Huws, U. (Ed), Gill, R. (Ed)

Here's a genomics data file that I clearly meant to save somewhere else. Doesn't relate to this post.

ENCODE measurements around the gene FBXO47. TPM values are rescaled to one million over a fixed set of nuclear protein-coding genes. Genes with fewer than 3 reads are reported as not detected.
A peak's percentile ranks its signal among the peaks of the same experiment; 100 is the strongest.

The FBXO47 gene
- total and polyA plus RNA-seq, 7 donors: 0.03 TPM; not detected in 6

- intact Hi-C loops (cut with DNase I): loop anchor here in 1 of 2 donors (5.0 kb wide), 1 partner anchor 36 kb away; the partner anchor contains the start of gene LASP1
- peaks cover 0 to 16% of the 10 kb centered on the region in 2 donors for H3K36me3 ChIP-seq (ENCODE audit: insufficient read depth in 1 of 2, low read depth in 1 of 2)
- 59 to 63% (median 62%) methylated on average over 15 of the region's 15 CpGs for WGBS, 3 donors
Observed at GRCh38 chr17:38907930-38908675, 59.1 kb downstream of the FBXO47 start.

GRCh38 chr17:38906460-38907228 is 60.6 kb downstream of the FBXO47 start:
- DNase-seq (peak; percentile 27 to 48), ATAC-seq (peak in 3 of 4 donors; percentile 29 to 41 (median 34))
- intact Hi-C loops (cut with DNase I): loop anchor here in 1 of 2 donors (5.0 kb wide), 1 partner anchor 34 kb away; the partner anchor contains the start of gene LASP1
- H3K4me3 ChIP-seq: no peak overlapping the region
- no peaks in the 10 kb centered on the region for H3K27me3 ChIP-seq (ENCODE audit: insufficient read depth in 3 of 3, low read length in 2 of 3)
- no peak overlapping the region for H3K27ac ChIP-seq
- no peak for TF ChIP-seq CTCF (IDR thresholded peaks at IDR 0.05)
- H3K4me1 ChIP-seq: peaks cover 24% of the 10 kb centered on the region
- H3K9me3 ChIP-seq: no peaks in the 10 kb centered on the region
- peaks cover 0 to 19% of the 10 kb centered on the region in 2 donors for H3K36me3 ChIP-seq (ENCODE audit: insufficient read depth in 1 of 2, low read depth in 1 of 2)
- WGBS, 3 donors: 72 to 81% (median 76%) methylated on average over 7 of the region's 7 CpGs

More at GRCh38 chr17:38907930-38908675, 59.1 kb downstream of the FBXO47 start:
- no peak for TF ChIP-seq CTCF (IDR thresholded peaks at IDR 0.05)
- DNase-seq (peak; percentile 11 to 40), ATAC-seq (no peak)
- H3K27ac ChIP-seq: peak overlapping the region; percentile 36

Technological change has transformed where people work, when and how. Digitisation of information has altered labour processes out of all recognition whilst telecommunications have enabled jobs to be relocated globally. ICTs have also enabled the creation of entirely new types of 'digital' or 'virtual' labour, both paid and unpaid, shifting the borderline between 'play' and 'work' and creating new types of unpaid labour connected with the consumption and co-creation of goods and services. This affects private life as well as transforming the nature of work and people experience the impacts differently depending on their gender, their age, where they live and what work they do. Aspects of these changes have been studied separately by many different academic experts however up till now a cohesive overarching analytical framework has been lacking. Drawing on a major, high-profile COST Action (European Cooperation in Science and Technology) Dynamics of Virtual Work, this series will bring together leading international experts from a wide range of disciplines including political economy, labour sociology, economic geography, communications studies, technology, gender studies, social psychology, organisation studies, industrial relations and development studies to explore the transformation of work and labour in the Internet Age. The series will allow researchers to speak across disciplinary boundaries, national borders, theoretical and political vocabularies, and different languages to understand and make sense of contemporary transformations in work and social life more broadly. The book series will build on and extend this, offering a new, important and intellectually exciting intervention into debates about work and labour, social theory, digital culture, gender, class, globalisation and economic, social and political change.

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